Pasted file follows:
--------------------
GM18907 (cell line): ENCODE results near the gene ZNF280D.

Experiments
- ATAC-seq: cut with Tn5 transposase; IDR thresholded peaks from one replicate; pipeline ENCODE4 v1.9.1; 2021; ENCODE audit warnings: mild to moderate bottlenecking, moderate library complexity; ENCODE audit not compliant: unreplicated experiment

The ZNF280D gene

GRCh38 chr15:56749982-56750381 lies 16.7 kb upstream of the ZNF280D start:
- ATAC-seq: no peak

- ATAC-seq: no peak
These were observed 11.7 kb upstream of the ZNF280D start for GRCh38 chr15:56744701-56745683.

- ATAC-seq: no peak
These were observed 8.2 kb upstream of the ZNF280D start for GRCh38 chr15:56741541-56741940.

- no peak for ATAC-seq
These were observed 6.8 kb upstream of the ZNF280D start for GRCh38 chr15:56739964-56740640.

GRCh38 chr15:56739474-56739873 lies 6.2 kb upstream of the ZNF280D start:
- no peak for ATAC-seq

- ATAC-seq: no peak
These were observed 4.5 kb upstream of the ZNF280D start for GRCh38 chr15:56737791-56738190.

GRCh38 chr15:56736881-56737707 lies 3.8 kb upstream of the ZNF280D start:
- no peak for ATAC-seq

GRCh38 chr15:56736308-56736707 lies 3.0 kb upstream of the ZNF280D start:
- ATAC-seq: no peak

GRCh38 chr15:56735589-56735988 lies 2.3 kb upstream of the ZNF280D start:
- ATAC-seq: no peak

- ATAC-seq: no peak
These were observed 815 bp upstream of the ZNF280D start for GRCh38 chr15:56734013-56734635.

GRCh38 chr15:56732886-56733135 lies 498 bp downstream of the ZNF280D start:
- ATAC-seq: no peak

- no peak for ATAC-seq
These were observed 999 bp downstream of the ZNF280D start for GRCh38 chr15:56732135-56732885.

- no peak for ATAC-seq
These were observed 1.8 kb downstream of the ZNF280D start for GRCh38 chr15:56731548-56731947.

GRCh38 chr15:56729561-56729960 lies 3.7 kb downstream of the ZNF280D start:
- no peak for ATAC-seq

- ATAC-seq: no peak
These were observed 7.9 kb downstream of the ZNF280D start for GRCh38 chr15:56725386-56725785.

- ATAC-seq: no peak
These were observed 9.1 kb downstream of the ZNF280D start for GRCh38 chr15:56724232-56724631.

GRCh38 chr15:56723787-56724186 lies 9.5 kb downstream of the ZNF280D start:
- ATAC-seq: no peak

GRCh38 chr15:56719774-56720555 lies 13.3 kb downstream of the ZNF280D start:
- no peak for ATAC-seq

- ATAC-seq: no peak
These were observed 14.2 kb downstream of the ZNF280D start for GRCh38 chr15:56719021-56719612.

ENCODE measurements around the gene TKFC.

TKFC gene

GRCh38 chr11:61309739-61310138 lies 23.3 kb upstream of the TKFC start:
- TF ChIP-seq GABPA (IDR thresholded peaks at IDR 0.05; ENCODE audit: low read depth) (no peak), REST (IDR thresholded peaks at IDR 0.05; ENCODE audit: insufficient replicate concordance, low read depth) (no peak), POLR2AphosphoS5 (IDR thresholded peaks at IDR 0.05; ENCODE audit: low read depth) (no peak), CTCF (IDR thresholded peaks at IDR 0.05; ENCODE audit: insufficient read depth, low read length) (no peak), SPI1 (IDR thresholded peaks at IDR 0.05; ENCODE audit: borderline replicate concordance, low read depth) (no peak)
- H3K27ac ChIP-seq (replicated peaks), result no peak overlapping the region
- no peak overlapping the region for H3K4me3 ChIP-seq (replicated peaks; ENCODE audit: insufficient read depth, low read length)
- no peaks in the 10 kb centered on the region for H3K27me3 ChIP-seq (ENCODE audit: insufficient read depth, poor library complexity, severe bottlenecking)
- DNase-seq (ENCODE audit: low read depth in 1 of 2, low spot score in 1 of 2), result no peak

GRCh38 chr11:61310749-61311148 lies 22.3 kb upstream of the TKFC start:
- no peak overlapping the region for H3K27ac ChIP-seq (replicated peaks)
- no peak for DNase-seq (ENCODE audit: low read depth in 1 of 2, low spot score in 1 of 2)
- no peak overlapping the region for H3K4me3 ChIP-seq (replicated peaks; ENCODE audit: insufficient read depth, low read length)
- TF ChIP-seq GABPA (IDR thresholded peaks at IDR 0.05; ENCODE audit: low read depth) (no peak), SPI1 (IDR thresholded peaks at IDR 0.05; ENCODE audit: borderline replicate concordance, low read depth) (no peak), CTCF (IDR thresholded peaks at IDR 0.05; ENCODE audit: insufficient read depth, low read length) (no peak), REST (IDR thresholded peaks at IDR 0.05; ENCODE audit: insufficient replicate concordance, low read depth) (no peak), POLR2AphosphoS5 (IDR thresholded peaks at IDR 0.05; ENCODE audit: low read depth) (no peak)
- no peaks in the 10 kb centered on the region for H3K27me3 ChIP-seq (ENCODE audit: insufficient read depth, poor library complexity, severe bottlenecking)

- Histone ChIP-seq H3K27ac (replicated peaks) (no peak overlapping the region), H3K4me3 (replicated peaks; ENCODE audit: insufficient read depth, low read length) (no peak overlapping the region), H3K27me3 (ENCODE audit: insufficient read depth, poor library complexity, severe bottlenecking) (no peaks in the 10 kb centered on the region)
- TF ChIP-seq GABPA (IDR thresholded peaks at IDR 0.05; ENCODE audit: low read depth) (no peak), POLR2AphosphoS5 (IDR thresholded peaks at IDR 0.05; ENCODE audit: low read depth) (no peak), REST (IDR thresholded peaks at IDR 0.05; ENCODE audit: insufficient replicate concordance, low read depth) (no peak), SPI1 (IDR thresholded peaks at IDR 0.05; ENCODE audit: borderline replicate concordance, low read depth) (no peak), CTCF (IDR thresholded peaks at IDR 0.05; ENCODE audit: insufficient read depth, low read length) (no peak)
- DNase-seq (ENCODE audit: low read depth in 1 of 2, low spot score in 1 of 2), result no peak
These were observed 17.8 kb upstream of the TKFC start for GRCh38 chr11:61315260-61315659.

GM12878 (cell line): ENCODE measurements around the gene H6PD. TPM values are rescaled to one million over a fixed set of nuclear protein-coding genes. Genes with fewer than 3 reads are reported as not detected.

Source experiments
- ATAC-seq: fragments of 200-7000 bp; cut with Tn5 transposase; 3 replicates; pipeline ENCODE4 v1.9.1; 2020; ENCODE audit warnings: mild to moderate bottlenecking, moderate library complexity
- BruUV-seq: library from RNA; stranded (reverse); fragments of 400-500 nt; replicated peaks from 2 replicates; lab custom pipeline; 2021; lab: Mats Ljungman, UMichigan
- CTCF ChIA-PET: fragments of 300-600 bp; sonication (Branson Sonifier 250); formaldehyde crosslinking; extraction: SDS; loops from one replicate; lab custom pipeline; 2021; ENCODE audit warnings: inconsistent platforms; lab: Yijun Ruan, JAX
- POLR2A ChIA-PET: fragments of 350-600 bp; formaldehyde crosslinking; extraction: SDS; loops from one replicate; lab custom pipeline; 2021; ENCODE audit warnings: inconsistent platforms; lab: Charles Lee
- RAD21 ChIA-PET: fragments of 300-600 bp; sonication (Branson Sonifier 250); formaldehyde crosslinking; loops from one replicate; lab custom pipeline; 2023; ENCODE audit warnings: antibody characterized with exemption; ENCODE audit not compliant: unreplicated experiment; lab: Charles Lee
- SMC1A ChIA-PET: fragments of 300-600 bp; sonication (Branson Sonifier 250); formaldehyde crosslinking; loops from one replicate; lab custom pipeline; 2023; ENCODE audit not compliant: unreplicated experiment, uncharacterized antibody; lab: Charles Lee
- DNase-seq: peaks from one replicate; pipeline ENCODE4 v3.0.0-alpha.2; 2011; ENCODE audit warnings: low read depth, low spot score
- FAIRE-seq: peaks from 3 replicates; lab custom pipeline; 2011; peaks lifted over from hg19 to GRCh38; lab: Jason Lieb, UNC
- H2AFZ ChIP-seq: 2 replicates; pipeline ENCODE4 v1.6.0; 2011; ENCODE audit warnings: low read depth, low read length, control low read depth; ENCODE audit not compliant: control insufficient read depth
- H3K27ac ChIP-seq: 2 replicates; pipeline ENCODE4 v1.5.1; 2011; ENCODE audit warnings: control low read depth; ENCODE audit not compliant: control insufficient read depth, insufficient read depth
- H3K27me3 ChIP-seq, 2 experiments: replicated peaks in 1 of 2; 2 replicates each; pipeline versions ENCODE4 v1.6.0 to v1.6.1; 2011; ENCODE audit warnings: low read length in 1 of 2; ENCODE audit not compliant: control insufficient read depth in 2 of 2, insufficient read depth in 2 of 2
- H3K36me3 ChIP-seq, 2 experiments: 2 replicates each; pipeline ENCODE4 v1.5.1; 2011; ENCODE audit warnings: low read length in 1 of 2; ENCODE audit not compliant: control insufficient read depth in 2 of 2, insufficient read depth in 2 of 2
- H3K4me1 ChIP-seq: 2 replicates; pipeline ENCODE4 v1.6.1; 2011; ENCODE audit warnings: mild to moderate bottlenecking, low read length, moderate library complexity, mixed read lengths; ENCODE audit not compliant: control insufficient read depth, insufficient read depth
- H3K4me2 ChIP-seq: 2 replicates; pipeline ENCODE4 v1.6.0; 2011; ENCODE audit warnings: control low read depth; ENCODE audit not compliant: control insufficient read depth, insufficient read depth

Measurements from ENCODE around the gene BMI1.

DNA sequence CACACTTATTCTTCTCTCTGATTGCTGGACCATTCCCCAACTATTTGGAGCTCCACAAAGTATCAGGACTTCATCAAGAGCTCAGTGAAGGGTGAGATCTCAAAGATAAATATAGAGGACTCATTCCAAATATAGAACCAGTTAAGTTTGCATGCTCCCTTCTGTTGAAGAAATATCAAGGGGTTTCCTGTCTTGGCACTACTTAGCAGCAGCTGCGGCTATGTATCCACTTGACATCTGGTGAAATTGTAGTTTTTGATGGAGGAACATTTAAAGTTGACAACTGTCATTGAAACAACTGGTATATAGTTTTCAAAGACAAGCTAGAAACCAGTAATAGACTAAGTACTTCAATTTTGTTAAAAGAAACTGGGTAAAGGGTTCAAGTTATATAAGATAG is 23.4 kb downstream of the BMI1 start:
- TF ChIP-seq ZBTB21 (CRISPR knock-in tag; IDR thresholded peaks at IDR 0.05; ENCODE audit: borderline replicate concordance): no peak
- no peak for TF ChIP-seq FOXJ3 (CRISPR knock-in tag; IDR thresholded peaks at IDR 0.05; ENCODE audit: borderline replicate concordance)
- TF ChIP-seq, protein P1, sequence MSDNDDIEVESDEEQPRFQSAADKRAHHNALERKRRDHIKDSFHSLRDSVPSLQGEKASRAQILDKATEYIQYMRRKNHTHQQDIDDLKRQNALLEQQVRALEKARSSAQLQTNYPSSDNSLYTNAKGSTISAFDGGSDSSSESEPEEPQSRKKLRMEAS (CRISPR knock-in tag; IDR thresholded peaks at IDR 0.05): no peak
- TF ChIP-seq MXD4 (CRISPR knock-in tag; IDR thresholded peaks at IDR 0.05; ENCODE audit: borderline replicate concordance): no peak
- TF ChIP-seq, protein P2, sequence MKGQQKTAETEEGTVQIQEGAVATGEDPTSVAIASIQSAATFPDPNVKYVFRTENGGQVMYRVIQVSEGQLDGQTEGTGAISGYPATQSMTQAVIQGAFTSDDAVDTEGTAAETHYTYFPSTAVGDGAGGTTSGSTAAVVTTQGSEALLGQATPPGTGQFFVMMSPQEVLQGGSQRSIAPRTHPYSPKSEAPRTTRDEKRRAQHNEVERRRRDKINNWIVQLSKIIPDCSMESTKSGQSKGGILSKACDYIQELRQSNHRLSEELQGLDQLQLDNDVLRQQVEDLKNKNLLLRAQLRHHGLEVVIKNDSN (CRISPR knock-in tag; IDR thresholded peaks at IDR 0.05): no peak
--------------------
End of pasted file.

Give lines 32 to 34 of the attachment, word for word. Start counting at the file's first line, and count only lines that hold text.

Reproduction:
- no peak for ATAC-seq

- ATAC-seq: no peak
These were observed 7.9 kb downstream of the ZNF280D start for GRCh38 chr15:56725386-56725785.